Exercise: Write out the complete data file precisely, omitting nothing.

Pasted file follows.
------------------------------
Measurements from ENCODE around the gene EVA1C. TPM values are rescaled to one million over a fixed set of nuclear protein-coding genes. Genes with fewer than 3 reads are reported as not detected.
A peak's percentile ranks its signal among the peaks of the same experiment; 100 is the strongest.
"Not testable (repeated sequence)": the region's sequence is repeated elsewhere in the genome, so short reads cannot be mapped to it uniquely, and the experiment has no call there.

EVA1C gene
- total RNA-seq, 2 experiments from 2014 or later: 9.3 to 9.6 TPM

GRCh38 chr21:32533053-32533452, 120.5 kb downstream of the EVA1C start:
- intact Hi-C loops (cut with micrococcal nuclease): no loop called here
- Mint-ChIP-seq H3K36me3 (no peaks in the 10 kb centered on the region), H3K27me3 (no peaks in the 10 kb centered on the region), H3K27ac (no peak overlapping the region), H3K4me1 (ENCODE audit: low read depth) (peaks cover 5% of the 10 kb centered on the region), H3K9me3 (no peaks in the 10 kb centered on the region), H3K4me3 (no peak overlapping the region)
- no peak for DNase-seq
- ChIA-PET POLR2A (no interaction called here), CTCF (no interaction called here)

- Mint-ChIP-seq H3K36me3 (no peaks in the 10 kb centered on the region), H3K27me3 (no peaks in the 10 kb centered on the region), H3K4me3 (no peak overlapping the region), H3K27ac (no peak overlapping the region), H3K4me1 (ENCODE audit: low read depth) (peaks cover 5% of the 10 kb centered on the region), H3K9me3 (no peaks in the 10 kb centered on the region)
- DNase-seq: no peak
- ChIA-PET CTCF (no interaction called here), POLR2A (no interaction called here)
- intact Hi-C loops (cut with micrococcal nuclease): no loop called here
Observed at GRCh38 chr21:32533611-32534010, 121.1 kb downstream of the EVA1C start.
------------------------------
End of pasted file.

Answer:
Measurements from ENCODE around the gene EVA1C. TPM values are rescaled to one million over a fixed set of nuclear protein-coding genes. Genes with fewer than 3 reads are reported as not detected.
A peak's percentile ranks its signal among the peaks of the same experiment; 100 is the strongest.
"Not testable (repeated sequence)": the region's sequence is repeated elsewhere in the genome, so short reads cannot be mapped to it uniquely, and the experiment has no call there.

EVA1C gene
- total RNA-seq, 2 experiments from 2014 or later: 9.3 to 9.6 TPM

GRCh38 chr21:32533053-32533452, 120.5 kb downstream of the EVA1C start:
- intact Hi-C loops (cut with micrococcal nuclease): no loop called here
- Mint-ChIP-seq H3K36me3 (no peaks in the 10 kb centered on the region), H3K27me3 (no peaks in the 10 kb centered on the region), H3K27ac (no peak overlapping the region), H3K4me1 (ENCODE audit: low read depth) (peaks cover 5% of the 10 kb centered on the region), H3K9me3 (no peaks in the 10 kb centered on the region), H3K4me3 (no peak overlapping the region)
- no peak for DNase-seq
- ChIA-PET POLR2A (no interaction called here), CTCF (no interaction called here)

- Mint-ChIP-seq H3K36me3 (no peaks in the 10 kb centered on the region), H3K27me3 (no peaks in the 10 kb centered on the region), H3K4me3 (no peak overlapping the region), H3K27ac (no peak overlapping the region), H3K4me1 (ENCODE audit: low read depth) (peaks cover 5% of the 10 kb centered on the region), H3K9me3 (no peaks in the 10 kb centered on the region)
- DNase-seq: no peak
- ChIA-PET CTCF (no interaction called here), POLR2A (no interaction called here)
- intact Hi-C loops (cut with micrococcal nuclease): no loop called here
Observed at GRCh38 chr21:32533611-32534010, 121.1 kb downstream of the EVA1C start.